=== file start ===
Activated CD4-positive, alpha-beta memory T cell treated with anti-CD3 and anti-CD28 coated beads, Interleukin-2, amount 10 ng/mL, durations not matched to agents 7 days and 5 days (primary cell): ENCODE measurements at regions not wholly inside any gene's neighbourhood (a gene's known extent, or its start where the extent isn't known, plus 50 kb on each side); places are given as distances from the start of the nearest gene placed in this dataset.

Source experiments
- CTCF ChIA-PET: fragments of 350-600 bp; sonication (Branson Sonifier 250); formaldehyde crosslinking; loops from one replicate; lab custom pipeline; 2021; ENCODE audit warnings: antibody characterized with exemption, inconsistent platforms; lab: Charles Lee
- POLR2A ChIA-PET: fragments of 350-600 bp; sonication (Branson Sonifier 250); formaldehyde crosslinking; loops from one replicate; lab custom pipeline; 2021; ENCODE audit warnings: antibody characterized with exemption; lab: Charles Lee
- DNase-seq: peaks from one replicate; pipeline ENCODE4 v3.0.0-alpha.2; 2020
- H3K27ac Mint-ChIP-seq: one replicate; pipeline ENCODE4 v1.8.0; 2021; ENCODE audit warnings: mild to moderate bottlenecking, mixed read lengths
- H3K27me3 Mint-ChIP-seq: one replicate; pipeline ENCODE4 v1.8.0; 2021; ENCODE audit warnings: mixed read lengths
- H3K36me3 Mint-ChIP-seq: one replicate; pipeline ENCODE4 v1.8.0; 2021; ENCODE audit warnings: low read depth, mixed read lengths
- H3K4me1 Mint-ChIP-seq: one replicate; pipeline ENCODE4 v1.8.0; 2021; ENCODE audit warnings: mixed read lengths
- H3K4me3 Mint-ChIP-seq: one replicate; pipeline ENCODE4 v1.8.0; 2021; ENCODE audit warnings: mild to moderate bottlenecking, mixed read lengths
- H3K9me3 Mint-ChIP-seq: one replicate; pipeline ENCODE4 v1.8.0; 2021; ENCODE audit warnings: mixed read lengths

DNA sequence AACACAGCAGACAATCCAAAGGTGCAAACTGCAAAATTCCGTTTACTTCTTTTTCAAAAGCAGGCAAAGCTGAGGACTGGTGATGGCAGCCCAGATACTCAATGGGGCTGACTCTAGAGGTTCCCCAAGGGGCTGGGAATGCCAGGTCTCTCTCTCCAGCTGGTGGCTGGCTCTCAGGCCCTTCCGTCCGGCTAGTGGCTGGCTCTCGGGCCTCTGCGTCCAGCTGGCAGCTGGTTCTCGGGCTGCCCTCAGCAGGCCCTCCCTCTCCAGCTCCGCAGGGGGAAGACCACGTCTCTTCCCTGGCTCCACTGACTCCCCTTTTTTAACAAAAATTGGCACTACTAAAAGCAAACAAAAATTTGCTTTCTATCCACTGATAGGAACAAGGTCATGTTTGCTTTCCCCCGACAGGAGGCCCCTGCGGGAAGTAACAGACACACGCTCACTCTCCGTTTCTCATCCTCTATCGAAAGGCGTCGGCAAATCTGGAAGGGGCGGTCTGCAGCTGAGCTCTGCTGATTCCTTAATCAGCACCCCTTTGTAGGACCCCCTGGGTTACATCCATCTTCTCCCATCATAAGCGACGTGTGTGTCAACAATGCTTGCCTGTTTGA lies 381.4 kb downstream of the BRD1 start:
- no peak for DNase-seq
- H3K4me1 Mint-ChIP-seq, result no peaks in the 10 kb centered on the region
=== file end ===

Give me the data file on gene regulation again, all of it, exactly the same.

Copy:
Activated CD4-positive, alpha-beta memory T cell treated with anti-CD3 and anti-CD28 coated beads, Interleukin-2, amount 10 ng/mL, durations not matched to agents 7 days and 5 days (primary cell): ENCODE measurements at regions not wholly inside any gene's neighbourhood (a gene's known extent, or its start where the extent isn't known, plus 50 kb on each side); places are given as distances from the start of the nearest gene placed in this dataset.

Source experiments
- CTCF ChIA-PET: fragments of 350-600 bp; sonication (Branson Sonifier 250); formaldehyde crosslinking; loops from one replicate; lab custom pipeline; 2021; ENCODE audit warnings: antibody characterized with exemption, inconsistent platforms; lab: Charles Lee
- POLR2A ChIA-PET: fragments of 350-600 bp; sonication (Branson Sonifier 250); formaldehyde crosslinking; loops from one replicate; lab custom pipeline; 2021; ENCODE audit warnings: antibody characterized with exemption; lab: Charles Lee
- DNase-seq: peaks from one replicate; pipeline ENCODE4 v3.0.0-alpha.2; 2020
- H3K27ac Mint-ChIP-seq: one replicate; pipeline ENCODE4 v1.8.0; 2021; ENCODE audit warnings: mild to moderate bottlenecking, mixed read lengths
- H3K27me3 Mint-ChIP-seq: one replicate; pipeline ENCODE4 v1.8.0; 2021; ENCODE audit warnings: mixed read lengths
- H3K36me3 Mint-ChIP-seq: one replicate; pipeline ENCODE4 v1.8.0; 2021; ENCODE audit warnings: low read depth, mixed read lengths
- H3K4me1 Mint-ChIP-seq: one replicate; pipeline ENCODE4 v1.8.0; 2021; ENCODE audit warnings: mixed read lengths
- H3K4me3 Mint-ChIP-seq: one replicate; pipeline ENCODE4 v1.8.0; 2021; ENCODE audit warnings: mild to moderate bottlenecking, mixed read lengths
- H3K9me3 Mint-ChIP-seq: one replicate; pipeline ENCODE4 v1.8.0; 2021; ENCODE audit warnings: mixed read lengths

DNA sequence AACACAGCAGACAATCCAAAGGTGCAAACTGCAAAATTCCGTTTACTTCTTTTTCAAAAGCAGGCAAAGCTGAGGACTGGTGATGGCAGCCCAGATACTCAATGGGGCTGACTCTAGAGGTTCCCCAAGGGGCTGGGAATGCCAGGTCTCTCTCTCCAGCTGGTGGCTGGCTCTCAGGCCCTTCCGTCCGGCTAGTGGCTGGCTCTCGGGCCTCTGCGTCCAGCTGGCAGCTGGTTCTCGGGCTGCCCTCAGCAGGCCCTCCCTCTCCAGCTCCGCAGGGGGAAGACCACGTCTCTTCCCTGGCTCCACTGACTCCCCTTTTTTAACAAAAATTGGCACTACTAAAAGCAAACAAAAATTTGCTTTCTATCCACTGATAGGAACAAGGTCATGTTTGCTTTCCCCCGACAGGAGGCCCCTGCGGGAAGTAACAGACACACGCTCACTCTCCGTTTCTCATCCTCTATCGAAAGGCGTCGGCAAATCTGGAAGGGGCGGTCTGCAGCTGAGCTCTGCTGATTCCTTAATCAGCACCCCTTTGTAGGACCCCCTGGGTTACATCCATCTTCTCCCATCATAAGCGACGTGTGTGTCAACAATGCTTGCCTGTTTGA lies 381.4 kb downstream of the BRD1 start:
- no peak for DNase-seq
- H3K4me1 Mint-ChIP-seq, result no peaks in the 10 kb centered on the region